Building of cairns has a long history

A Cairn is a man- made pile of rocks. The word cairn is derived from the Gaelic word carn or karn which translates to a “heap of stones”. Since the dawn of time, humans have been building rock cairns for a number of reasons, including religious ceremonies, burial monuments, survey markers, astronomy applications, landmarks, trail markers, practical purposes, and recreational reasons.

Identifying burial sites is one of the main reasons for cairn building used throughout the world. Throughout Eurasia there are some very large man-made hills that were created during prehistoric times to identify burial sites. In the African country of Somalia, some large cairns are found alongside ancient ruins that are also believed to be burial sites. In the Middle Ages it was common for Scottish clans to pile rocks before a battle, then return to remove the rock if they survived the fight.

The ancient Greeks built large cairns to honor Hermes, considered to be the god of overland travel. The Incas also built stone cairns in honor of the goddess Puchamama. The Incas and Mongolian tribes erected cairns for religious services. Adding a stone to a cairn for good luck dates back to the ancient Koreans who observed this practice honoring the Mountain Spirit.

There are some large man-made rock formations scattered around the globe that are believed to have some astronomical significance such as the famous Stonehenge in England. This formation was made to study the sun and the moon, and to serve as a calendar.

Often a boundary corner will be delineated by a pile of rocks on the landscape. These stone piles might also delineate international boundaries as is the case between the countries of Sweden and Norway in a desolate area along the Riksrosen Divide.

Before the use of light houses, large cairns were built in the Canadian maritime and Scandinavia for navigation purposes or to warn of rocky hazards.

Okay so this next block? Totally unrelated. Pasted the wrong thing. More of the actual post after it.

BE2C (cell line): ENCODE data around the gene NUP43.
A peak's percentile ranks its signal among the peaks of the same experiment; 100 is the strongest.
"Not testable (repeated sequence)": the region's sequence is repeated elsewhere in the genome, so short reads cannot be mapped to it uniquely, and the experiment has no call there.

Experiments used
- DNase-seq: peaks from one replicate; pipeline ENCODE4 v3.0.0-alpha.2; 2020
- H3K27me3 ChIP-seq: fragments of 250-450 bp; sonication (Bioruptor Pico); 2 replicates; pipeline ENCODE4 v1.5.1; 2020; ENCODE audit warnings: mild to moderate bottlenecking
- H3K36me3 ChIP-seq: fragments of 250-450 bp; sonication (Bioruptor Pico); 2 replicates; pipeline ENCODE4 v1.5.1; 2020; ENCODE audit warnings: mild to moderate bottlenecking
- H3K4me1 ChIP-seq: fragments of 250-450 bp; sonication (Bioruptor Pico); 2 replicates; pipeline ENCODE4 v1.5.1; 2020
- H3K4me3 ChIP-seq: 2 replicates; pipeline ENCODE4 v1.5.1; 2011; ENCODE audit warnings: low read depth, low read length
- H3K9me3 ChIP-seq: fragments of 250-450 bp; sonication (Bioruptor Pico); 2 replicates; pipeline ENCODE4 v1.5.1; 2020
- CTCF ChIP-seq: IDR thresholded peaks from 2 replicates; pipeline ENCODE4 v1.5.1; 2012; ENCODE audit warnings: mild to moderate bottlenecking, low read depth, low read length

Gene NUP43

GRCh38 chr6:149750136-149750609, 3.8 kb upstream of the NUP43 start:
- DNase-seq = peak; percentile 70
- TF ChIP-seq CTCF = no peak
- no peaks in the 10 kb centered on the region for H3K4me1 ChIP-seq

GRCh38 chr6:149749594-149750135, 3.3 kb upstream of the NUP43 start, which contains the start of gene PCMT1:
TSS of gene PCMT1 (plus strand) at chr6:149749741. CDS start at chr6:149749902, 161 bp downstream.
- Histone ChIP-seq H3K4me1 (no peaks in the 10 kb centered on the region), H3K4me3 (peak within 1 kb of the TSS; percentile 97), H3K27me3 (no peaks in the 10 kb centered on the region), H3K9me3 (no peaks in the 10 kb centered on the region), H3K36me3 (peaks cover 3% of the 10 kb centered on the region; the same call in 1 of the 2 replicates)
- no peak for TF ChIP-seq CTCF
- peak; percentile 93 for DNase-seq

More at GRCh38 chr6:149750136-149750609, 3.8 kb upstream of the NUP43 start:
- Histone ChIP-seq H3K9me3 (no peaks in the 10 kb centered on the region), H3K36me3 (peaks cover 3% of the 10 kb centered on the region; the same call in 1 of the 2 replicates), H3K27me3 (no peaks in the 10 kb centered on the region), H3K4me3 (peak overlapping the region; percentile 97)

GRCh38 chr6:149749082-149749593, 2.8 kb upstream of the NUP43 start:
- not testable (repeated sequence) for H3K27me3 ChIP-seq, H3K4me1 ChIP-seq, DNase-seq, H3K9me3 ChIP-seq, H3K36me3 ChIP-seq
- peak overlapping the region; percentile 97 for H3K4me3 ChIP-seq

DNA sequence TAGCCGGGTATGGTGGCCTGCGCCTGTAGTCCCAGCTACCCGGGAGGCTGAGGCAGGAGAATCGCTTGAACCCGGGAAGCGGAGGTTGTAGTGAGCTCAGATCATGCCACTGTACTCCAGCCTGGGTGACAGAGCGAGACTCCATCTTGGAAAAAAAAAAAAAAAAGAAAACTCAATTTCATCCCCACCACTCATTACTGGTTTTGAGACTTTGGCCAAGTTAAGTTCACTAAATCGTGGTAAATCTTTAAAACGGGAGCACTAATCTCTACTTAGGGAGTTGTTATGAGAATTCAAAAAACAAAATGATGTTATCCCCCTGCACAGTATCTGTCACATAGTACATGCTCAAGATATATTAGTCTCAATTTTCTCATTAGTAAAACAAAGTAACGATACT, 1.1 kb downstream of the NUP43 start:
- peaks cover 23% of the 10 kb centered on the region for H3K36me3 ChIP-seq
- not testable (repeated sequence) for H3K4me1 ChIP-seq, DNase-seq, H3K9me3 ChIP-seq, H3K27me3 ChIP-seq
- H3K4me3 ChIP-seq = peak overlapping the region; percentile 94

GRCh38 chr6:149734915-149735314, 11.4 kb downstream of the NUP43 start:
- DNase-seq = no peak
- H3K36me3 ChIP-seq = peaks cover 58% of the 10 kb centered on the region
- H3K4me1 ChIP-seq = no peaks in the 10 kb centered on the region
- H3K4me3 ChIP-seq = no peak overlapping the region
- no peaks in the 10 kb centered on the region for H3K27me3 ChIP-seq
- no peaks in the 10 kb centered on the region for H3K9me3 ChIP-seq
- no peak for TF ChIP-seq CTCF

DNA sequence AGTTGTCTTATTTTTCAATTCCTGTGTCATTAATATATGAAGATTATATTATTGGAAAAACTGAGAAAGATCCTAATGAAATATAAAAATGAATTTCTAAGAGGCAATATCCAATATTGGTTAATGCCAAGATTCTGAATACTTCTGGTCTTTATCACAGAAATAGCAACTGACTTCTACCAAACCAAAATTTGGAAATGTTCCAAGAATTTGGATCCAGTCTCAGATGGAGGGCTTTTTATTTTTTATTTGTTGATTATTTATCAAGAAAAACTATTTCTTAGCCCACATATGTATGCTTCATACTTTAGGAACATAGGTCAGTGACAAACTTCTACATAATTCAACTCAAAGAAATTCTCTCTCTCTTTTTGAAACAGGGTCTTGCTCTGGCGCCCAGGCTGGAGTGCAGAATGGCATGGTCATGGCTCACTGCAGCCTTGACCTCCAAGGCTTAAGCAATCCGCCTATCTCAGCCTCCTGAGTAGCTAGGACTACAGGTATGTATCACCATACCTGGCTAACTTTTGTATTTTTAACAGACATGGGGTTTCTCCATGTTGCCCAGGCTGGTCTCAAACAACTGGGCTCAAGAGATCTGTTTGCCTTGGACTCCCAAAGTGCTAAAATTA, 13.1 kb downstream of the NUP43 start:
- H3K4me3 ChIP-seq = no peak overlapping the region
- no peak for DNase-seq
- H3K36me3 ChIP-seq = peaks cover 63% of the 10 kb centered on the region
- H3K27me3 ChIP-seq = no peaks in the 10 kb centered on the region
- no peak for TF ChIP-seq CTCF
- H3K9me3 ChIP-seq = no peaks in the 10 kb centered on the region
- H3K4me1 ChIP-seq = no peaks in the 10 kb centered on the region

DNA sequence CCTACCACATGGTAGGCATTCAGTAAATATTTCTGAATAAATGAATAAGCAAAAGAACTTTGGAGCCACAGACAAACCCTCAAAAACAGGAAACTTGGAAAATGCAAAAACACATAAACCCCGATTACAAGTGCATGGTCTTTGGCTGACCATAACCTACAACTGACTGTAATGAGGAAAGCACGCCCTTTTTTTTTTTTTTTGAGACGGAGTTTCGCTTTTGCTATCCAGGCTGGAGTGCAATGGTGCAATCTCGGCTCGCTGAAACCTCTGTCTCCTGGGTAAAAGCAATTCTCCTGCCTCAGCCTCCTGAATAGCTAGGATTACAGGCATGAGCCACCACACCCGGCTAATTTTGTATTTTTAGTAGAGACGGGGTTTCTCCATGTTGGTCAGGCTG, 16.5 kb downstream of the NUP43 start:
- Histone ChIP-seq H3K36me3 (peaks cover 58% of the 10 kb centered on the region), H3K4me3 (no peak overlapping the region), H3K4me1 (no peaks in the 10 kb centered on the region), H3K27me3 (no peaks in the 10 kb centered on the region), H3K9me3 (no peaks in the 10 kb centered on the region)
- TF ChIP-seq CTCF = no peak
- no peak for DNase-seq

Rocky cairns have seen longtime use in marking trails, especially in the Arctic, desert, and other desolate areas. Indigenous hunting parties used these structures to mark game driving lanes leading to game jumps, steep areas that the game would fall from, thus immobilizing the quarry.

Sometimes a mountain peak will be marked with a cairn and people who scale the mountain will add a stone to the pile. Cairns were built out of necessity by early settlers as they cleared land for agriculture. These rocks were either piled or stacked into stone fences, many of which are still present.

In recent times, the building of cairns has become very popular, especially in heavily used recreational areas like the Appalachian Trail. These “recreational” cairns are built for a number of reasons, including signifying one’s passage through the area. The widespread building of recreational cairns is beginning to clash with established trail markers, historical cairns, or other aesthetic sensibilities which focus on leaving no trace on the landscape. In many cases land managers have no other choice than to disassemble the recently built cairn.

Article from FCFCDB

Nature Note for 1/17/2016